It was raining this morning in Melbourne. Bet that's made a lot of people, especially the firefighters, very happy. Flew – along with half a planeload of exhausted firemen – to Adelaide, where it was sunny again. Turn left out of the airport on Sir Donald Bradman Drive and in two minutes you're on Henley Beach. It’s the only way to arrive.
Hot white sand, chilled white wine... and Great White sharks that eat people (they filmed Jaws here). It’s only fair fish get their turn I guess. After all, I ate a whole Barramundi today without any guilt and it was lovely. This with the Scarpantonis. Lovely boys. Among the most award-winning winemakers in the game. They'd just won two Trophies that very morning. Outstanding! Phil does the viticulture and Michael the winemaking. Dedicated and meticulous to an extreme. Can look fierce, the boys, especially in the shades and on the bikes but that's a joke, like their professed hobbies of concreting and deep-sea fishing. All a joke! I think. Yes, must be. Their place is in McLaren Vale, south of our Red Heads, near Maslin Beach. They get a couple of their antique bikes out that evening.
After lunch at Stella’s (Greek/Italian – highly recommended) we met some cute, small mummy Kangaroos and some frighteningly big daddy Kangaroos.
In the evening, some Big Wine people at 'A dinner for Tony Laithwaite' (I have the menu to prove it.), put on by the Australian Wine & Brandy Corporation. Guess I've been coming here so long now they think I might know something.
Lots of great wines. Astonishing. Revelatory.
'New Look' – or 'New Wave' Wines? Whatever. More complexity and character, less alcohol. Keen Aussie wine drinkers got bored with Aussie wines about five years ago. So the brightest winemakers have seriously changed their ways and in many cases completely reversed old practices. There's a war on between play safe Big Fruit Bomb traditionalistas and revolutionary cool-climate (where possible) winemakers pursuing the wildly complex, cross-blended and risky wines just like they've seen in Europe, that have re-ignited interest at home.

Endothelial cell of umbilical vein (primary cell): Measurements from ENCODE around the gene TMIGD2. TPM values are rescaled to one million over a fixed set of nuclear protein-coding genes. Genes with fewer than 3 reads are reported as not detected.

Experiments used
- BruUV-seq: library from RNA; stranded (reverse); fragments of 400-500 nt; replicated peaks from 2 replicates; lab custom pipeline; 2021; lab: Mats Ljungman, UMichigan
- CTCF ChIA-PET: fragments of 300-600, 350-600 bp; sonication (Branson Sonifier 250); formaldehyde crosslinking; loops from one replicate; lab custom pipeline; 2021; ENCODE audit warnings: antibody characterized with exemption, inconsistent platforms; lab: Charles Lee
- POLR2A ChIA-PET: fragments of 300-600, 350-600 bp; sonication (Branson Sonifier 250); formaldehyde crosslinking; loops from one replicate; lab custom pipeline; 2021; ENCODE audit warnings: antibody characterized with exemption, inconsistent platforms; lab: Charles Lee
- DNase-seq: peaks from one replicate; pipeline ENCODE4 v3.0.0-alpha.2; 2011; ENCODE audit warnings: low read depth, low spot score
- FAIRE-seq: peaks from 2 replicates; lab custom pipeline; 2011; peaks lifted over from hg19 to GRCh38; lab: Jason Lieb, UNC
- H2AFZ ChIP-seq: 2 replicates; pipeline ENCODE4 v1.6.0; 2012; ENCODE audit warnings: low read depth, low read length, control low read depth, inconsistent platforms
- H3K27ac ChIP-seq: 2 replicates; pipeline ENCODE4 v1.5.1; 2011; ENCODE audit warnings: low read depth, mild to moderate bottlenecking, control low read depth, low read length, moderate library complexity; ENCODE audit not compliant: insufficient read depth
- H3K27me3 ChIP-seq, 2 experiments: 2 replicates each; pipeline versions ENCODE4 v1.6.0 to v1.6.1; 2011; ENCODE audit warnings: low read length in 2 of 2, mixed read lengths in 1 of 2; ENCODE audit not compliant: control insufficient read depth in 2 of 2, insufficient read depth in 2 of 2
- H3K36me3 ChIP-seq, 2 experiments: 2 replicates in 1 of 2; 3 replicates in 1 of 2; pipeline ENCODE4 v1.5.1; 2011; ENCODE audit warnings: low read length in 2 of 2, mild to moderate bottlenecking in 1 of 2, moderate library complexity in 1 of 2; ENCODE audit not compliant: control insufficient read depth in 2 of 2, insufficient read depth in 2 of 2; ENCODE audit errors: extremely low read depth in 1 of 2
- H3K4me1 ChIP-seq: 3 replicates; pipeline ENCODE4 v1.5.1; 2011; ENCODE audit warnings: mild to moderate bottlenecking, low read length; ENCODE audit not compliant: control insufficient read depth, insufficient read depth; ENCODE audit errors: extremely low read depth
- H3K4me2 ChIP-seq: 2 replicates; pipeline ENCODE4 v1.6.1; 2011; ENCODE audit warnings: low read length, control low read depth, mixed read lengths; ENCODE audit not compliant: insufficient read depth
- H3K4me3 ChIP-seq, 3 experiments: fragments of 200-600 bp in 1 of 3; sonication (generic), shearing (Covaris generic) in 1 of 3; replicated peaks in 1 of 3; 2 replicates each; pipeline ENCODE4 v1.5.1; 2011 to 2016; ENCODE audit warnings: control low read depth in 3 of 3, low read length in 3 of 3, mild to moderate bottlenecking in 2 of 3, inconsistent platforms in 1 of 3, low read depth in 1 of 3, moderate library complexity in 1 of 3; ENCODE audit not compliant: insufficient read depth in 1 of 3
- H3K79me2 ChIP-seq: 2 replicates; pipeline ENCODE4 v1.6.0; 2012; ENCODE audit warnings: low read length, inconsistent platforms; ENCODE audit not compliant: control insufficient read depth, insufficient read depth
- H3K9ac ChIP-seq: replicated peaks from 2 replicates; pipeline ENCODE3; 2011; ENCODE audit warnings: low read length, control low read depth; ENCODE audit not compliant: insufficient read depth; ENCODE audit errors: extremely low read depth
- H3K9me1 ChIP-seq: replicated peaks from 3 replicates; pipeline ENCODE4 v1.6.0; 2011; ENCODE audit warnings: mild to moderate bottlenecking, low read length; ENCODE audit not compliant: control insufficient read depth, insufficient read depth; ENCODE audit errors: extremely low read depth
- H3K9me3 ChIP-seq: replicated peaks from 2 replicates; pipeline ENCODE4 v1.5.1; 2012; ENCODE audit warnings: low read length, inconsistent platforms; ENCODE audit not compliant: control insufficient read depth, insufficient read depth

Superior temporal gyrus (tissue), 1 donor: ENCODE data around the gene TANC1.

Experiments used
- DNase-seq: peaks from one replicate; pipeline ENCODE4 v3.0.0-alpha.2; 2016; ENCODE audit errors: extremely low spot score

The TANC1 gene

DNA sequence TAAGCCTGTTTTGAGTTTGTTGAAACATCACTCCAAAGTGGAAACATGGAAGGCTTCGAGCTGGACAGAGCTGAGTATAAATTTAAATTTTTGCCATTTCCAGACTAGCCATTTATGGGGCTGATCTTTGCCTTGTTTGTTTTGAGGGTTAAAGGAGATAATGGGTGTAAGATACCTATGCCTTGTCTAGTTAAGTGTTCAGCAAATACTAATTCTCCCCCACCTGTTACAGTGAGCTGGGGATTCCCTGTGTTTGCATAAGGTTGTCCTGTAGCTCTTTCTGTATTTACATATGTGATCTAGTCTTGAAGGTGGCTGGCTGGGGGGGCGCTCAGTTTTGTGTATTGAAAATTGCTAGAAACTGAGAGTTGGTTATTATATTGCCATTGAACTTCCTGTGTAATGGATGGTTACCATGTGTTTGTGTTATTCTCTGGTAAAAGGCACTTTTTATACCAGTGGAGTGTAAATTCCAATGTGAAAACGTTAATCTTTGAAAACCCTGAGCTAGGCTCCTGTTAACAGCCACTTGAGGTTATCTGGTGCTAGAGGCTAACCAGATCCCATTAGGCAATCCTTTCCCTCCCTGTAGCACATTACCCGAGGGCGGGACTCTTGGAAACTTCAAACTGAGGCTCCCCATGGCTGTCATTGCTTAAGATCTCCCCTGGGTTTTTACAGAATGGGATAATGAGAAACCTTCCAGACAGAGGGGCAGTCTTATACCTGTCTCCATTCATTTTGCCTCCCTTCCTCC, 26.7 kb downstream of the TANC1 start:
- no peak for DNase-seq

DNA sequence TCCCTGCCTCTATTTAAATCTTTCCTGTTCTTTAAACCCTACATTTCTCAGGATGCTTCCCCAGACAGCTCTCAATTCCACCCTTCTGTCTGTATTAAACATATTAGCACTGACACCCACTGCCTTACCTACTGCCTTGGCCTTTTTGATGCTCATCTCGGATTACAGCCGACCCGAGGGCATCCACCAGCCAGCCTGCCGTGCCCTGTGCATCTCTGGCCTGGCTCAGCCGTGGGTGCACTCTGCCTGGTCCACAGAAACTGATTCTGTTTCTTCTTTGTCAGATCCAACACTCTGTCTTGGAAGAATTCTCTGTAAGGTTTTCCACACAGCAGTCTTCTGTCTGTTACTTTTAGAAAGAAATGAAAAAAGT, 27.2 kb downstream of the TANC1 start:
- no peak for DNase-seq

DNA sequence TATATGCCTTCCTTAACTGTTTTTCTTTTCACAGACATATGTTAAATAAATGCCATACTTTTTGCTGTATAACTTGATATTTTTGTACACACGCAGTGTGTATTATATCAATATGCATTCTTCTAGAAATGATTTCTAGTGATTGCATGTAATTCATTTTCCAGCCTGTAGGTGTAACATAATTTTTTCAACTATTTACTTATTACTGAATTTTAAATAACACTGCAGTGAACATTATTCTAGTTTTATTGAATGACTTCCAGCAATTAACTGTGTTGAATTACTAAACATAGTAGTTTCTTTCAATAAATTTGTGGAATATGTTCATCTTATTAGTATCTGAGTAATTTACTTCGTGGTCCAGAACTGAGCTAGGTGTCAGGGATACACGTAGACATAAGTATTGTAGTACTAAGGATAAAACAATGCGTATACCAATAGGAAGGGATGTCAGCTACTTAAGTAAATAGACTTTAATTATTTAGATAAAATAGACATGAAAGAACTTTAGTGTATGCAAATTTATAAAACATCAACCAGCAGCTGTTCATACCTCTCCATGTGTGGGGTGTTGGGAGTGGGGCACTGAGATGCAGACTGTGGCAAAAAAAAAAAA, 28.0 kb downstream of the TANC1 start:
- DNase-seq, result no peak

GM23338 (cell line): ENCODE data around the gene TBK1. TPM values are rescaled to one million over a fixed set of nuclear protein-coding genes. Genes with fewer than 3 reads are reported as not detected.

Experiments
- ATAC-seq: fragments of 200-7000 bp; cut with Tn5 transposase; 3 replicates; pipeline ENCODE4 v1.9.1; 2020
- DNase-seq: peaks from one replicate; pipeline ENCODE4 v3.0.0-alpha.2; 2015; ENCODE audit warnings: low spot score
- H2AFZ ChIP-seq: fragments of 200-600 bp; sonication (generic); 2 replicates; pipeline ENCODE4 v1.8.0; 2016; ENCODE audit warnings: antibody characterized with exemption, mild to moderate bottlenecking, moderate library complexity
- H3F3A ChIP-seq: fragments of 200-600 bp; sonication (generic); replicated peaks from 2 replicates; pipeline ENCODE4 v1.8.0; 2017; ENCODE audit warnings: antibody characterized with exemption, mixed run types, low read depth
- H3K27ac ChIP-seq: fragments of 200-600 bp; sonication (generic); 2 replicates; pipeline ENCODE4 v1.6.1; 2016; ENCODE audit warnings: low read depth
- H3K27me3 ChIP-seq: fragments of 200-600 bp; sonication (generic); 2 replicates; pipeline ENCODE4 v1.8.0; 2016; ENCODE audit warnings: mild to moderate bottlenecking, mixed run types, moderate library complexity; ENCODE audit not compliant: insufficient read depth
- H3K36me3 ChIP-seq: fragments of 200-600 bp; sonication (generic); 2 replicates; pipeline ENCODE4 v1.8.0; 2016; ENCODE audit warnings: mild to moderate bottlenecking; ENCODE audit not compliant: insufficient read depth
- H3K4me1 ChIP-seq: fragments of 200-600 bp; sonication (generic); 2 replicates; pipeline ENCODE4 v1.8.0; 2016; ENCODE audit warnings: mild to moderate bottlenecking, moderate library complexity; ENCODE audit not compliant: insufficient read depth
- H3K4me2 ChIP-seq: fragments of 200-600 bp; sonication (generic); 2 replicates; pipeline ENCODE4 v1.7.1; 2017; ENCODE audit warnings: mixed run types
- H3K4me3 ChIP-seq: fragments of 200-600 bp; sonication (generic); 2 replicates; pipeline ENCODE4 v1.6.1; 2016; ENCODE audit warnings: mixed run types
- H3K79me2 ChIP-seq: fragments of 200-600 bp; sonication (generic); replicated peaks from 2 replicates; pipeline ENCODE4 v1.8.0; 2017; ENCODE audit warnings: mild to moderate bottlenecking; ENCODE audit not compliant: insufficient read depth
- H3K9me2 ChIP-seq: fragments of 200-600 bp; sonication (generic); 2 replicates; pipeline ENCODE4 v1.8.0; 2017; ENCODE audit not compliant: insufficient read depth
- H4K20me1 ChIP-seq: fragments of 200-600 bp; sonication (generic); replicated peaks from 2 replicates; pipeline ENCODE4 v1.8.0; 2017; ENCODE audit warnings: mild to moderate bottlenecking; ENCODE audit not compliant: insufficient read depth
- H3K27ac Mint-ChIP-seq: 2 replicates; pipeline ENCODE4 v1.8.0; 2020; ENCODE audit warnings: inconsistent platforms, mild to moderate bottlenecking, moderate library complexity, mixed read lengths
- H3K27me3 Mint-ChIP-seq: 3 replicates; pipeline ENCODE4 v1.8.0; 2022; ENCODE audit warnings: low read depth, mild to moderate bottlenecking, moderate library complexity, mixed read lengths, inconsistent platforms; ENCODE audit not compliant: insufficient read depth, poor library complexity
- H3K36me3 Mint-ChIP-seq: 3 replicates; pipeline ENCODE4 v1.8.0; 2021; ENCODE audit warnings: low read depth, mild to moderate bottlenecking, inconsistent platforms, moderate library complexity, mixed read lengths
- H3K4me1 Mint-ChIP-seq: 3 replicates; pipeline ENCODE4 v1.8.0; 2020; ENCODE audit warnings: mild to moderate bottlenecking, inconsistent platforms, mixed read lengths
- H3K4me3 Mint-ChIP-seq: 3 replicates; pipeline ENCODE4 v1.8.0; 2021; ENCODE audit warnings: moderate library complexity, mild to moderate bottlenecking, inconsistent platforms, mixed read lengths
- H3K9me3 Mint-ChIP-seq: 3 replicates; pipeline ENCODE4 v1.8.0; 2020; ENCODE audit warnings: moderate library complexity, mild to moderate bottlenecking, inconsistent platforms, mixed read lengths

But, so far not abroad. Hence reason for my free dinner, I guess. Hence a big campaign Laithwaites are planning to introduce customers to more of Australia's regions, secrets and quirks.
The value for money is amazing! You can get meticulously crafted gems from top estates in top regions at below half what they cost last year (there's a glut of quality wine whilst there isn't a glut of cheap wine because no-one can afford to make it now.)
For the price of a little French Vin Du Pays you can now get an Aussie wine you'd think was real, fine Burgundy! I kid not! (The A$ exchange rate is just wonderful for us!)
ABSOLUTELY THE PLACE TO BUY GOOD WINE RIGHT NOW IS AUSTRALIA!!!! Go to it.
A couple more hectic long days – rather a blur – seeing people like the Lehmanns; Peter, (still leaning on the bar where I left him last time, and all the times before that since 1985. He's my hero I tell him. He tells me to Something Off. Which means he loves me really.) Son Doug, and dear Margaret. Even bumped into some Laithwaites customers from near Canterbury!
Then to the quite new Bird in Hand – premium small family run winery of brothers Justin & Andrew Nugent with veteran Flying Winemaker Kym Milne as consultant. This new wave set up is producing some great wines (finer, more complex, wonderfully concentrated).
Onto Neil Pike (again family affair with duck hunting brother, Andrew). He does our Prospectors wines from Clare. They’re an old Woodside family who also had a brewery, and now have prime sited vineyards in Lenswood, Adelaide Hills (all netted to prevent birds eating fruit).
Then to Simon Wicks (and brother) with consultant winemaker, demi god of Clare Valley Riesling, Tim Knappstein. Back on the 1985 wine trek route again! Cup of tea with Robert Hill Smith at Yalumba - he doesn't look a day older, and we vow to get together for a wine project very soon. Quick drive out to Heggies Vineyard and sensationally pretty Pewsey Vale.
Then catch up with David Hickintbotham and a tasting of the original 1976 wine we bought. (Our first or second Oz wine) and our latest wine (watch this space).
The last day before catching plane, is yet another early morning … Petaluma, crèche to so many of today's top winemakers. It’s the place that most aspire to work at. We caught a fabulous bunch of harvesters at dawn. They were fabulous bunch – a whole world of wine people in one little vineyard: Iranian, Iraqui, Vietnamese, Somalian, British, Aussie and on and on … Yves took a lovely shot of them all. Joyous! A great way to end the trip.
... goodbye sun and warmth and home to cold, wet Britain. But at least the crocuses are out.